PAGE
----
U.S. Stores Learn the Ropes of Shipping to Foreign Shoppers
In The News
The New York Times, by Stephanie Clifford
Macy’s has long marketed itself as a shopping destination for visitors to the United States. It offers a savings card with a 10 percent discount for foreign shoppers, custom programs for tour groups and travel agents, and a tourism Web site that lists shopping events and recommended hotels near Macy’s flagship stores.
But only last year did Macys.com — which shoppers worldwide can look at — offer overseas shipping.
“We were getting international traffic,” said Kent Anderson, president of Macys.com. “It was coming whether we were offering them, frankly, any realistic way to interact with the site or not.”
Macy’s is one of several retailers trying to extend its international presence to its Web operations by shipping overseas. In the last year, Williams-Sonoma, J. Crew, Aéropostale, Crate and Barrel and Lane Bryant have added international shipping to their Web sites, while Ann Taylor and Neiman Marcus are working on it.
Some of the retailers are meeting existing or anticipated overseas demand, while others are testing the waters before opening stores in other countries. Either way, they are discovering that shipping beyond the United States is not a simple undertaking.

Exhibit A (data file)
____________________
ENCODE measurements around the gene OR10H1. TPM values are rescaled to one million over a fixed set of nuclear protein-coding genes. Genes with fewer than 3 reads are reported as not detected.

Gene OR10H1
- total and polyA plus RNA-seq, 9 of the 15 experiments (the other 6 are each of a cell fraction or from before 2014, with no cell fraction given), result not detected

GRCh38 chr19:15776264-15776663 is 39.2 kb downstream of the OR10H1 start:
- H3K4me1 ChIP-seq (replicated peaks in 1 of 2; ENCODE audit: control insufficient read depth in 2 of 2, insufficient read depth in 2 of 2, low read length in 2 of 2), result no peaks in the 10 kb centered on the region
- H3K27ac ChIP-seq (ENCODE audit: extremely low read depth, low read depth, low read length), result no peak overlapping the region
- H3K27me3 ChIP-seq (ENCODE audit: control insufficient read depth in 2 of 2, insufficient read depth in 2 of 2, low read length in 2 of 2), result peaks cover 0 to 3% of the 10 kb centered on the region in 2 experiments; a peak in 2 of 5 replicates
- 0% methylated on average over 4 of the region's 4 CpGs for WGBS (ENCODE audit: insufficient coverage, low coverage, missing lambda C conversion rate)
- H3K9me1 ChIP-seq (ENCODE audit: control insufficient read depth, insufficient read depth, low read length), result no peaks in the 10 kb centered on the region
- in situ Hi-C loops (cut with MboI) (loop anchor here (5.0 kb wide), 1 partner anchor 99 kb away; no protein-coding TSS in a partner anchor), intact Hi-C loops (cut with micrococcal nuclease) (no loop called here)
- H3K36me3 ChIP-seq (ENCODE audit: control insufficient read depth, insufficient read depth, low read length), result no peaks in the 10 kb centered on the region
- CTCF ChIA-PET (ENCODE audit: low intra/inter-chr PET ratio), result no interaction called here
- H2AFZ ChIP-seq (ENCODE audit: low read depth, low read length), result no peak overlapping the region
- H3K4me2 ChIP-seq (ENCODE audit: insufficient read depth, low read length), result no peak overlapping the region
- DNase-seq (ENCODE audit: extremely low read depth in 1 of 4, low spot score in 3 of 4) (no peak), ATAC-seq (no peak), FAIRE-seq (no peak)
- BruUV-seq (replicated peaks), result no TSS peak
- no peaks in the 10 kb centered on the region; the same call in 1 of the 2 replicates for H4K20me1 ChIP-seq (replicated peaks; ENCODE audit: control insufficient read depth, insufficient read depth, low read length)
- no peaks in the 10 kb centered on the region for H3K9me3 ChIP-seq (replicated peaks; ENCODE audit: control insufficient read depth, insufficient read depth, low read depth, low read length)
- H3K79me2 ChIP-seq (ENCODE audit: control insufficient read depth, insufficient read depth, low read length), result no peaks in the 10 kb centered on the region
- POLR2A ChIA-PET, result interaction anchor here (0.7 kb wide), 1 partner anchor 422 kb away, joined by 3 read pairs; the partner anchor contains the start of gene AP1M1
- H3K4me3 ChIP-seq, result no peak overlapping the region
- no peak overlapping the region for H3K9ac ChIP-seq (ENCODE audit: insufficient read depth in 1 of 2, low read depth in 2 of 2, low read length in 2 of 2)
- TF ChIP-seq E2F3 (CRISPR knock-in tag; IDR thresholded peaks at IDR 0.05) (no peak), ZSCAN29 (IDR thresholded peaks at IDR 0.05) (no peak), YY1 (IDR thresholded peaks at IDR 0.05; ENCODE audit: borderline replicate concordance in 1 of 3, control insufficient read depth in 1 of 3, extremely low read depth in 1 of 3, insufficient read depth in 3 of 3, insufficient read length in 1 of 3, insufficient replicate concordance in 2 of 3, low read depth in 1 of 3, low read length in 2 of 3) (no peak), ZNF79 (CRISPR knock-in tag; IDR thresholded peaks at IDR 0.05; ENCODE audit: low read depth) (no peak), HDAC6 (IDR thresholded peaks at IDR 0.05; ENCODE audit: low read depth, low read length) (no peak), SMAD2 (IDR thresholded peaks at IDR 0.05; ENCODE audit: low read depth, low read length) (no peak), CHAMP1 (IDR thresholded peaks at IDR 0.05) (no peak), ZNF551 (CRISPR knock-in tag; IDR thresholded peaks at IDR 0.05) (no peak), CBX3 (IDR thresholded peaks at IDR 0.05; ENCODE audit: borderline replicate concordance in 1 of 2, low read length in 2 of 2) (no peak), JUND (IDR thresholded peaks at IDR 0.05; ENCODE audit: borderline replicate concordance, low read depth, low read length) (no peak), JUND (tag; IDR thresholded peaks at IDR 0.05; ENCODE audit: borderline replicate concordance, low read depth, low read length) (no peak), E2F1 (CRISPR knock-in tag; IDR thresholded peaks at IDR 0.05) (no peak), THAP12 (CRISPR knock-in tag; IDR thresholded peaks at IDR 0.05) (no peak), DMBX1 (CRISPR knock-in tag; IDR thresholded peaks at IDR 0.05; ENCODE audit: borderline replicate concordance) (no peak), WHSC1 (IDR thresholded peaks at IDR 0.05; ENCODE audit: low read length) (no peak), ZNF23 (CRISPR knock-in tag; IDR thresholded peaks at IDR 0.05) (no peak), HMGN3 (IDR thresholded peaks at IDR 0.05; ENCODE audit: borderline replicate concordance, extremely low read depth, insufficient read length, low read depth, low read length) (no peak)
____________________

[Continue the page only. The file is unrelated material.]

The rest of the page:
“Typically the guys we’re talking to start off thinking they can toss it in a box and give it to U.P.S. or FedEx and hope it gets there,” said Michael DeSimone, chief executive of FiftyOne, a technology company that helps retailers add international shipping capabilities.
But there are problems with ordering systems, customs and postal fees, he said. For example, many retailers do not have software in their warehouse management systems that recognizes foreign postal codes, which — unlike those in the United States — do not always have five digits.
“It sounds like a really stupid reason not to sell internationally,” Mr. DeSimone said, “but I can’t tell you how many times I’ve heard this was the biggest roadblock.”
The appeal to reach customers in other countries is based largely on the popularity of mobile phone sales overseas. Forrester Research expects online retail sales in Western Europe, Asia Pacific and Latin America to increase 67 percent from 2011 to 2015, compared with 42 percent for the United States.
And traffic to American Web sites from international visitors is already high. In December, 14 percent of visitors to jcrew.com were from outside the United States, as were 36 percent of visitors to abercrombie.com, according to the research firm comScore.